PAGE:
IBM SWOT

IBM SWOT

Dr. Jill Novak, University of Phoenix, Texas A&M University {Contributing Writers: Jaime and Jennifer Hermann)

In 1924, The Computing-Tabulating-Recording Company adopted the name International Business Machines Corporation.  IBM has been involved in many technological advances since the early twentieth century from tabulating countries’ census reports to sporting event analysis to developing computer software and e-business.  IBM today is not just the Hardware giant that we have come to know.  Most of their revenue comes from software and consulting and leads the world in technological achievements. Would you like a lesson on SWOT analysis?

Opportunities

  • Increased globalization is an important opportunity that can be exploited by IBM in order to balance the fluctuations in different economies.
  • Their brand image is synonymous with “big” and “old” they need to create products appealing to a younger generation and reposition their company.
  • IBM needs to maintain a competitive edge in the marketplace and innovation is key and working with IT-related companies to create new products in the ever changing market; use patents to generate revenue. 
  • IBM’s love of open source operating systems, specifically Linux, benefits IBM in both the short and long term.  IBM can sell its i-series platforms with Linux to respond to the growing demands of the operating systems (OS).  Also, IBM can also use Linux on its Z-series mainframe line and even its p-series machines which mostly uses IBM’s own AIX which usually competes against the UNIX operating system.  Open architecture is key to creating and maintaining market share.
  • IBM’s small-medium business (SMB) has improved over the years but there is definitely a need to increase its market share to have an overall competitive edge. 

Threats

  • The fact that they are completely dependent on Microsoft (in their computer services division) could be a huge problem if anything ever happened to them.
  • Hackers and sensitive information can be exposed and exploited by individuals and IBM needs to be innovative with regards to firewalls and protective software.
  • The supply chain has very few suppliers, leaving IBM very little to negotiate with or switch to.
  • HP, Sun Microsystems are all competitors and are all threats to IBM’s bottom line.  Their competitors are able to create cheaper products and make more a considerable profit. Smaller companies that can move faster and provide less expensive products and services than IBM can become very costly to IBM’s more lucrative bundles focusing more on larger companies with big budgets.

History of IBM

When you look at our history, you see that we have had a real and lasting impact on the world because of our unique character — our core values, our behaviour and our performance as IBMers. Take a look back at the innovations, people and values that have defined IBM for nearly a century. More . . .

Strengths

  • IBM leads the world in technological success with patents in the United States for 17 straight years.  In 2008 IBM earned 4186 patents and in 2009 they increased that amount to 4,914.  It published almost 4,000 technical inventions and products without patent protection in 2009; this is a valuable intellectual property.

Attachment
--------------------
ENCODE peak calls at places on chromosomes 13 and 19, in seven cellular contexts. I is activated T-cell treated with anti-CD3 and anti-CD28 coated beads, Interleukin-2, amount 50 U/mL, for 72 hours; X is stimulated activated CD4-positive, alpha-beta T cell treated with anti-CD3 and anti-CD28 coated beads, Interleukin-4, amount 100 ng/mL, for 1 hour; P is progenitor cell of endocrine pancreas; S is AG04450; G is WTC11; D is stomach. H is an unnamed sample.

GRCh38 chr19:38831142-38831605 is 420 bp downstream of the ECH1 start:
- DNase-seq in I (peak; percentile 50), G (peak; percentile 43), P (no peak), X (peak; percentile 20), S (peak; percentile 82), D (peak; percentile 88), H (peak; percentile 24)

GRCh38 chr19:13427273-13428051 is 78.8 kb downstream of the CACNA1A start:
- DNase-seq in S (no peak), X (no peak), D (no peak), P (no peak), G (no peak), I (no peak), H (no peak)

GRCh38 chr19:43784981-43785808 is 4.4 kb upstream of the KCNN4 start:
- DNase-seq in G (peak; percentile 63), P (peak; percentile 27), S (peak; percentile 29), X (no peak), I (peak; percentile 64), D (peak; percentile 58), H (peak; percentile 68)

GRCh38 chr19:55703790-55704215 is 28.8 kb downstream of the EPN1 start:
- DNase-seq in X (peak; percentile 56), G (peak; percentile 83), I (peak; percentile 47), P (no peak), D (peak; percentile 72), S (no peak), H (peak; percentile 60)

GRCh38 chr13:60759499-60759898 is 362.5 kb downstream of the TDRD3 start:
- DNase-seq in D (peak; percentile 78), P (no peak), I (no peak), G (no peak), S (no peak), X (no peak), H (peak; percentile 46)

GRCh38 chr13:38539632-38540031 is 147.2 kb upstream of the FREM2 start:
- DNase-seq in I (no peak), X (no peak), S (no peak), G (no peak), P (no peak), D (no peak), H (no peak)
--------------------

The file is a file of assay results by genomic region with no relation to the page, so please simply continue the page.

• They are the company handling 95% of all business in the 1000 most profitable companies in the US.
  • In 2009 they were recognized as the 4th most recognized brand name in the world and they have been consistently in the top 10 for 20 years.
  • IBM is one of the largest and most profitable companies in the world, with a value of $66 billion. They have over 400,000 employees worldwide.
  • It is an old, established company, founded in 1896 as the Tabulating Machine Company by Herman Hollerith, in Broome County, New York.
  • In 1945 they were the first company to establish dedicated research labs for the creation of technological innovation, which lead to the creation of computers, voice recognition software and products that assist those working in medicine and radiology.  

Weaknesses

  • IBM’s size is also its weakness.  IBM’s goliath size can make it slower to react to customer’s needs and wants as well as to the industry’s fluctuations.  And it’s more than 400,000 employees can make it difficult to find the support and services needed.
  • Enormous operating costs and competitors eating into their market share forced them in 2010 to buy back $8 billion in stock.
  • Transferring jobs oversees has been an option IBM is using more and more.  At the end of 2009, IBM USA had a workforce of 105,000 down 30,000 in just a few years.  In 2009, there were rumors that IBM wants to get the US workforce down to 70,000.  This is not a weakness for other countries that are absorbing many of these US jobs.
  • Communication across these different countries can be very challenging. For example, having the helpdesks in India creates language barriers in the US.  Also, India has exported many engineers to the US because they are cheaper to pay but also Indian Engineers do not have both the educational and experiential accolades of their US counterparts.  Many of them come over to the states and the few US employees left in the department have to re-train them, wasting countless hours that could be used in supporting their customers. 
  • The current recession has hurt everyone and IBM is not exempt.  Financial services, which accounts for 30% of IBM revenue, has declined.  It’s riddled with subprime mortgages forcing to mark down their portfolios to ridiculously low “market” prices on packaged securities that are trading at a fraction of their theoretical value.  This, in turn, is affecting the equity of banks, and therefore their ability to lend. 
  • Servers and Storage which account for about 20% of IBM’s revenue has declined to 16% and a 6% decline in margins.